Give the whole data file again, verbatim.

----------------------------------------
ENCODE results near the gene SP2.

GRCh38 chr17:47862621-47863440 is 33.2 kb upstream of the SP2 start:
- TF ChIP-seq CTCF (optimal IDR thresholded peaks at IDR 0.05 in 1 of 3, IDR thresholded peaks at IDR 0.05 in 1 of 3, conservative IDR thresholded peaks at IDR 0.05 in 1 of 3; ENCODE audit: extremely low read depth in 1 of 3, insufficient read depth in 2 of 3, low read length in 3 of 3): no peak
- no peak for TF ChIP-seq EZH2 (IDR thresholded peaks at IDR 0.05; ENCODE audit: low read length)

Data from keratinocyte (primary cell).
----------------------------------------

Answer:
ENCODE results near the gene SP2.

GRCh38 chr17:47862621-47863440 is 33.2 kb upstream of the SP2 start:
- TF ChIP-seq CTCF (optimal IDR thresholded peaks at IDR 0.05 in 1 of 3, IDR thresholded peaks at IDR 0.05 in 1 of 3, conservative IDR thresholded peaks at IDR 0.05 in 1 of 3; ENCODE audit: extremely low read depth in 1 of 3, insufficient read depth in 2 of 3, low read length in 3 of 3): no peak
- no peak for TF ChIP-seq EZH2 (IDR thresholded peaks at IDR 0.05; ENCODE audit: low read length)

Data from keratinocyte (primary cell).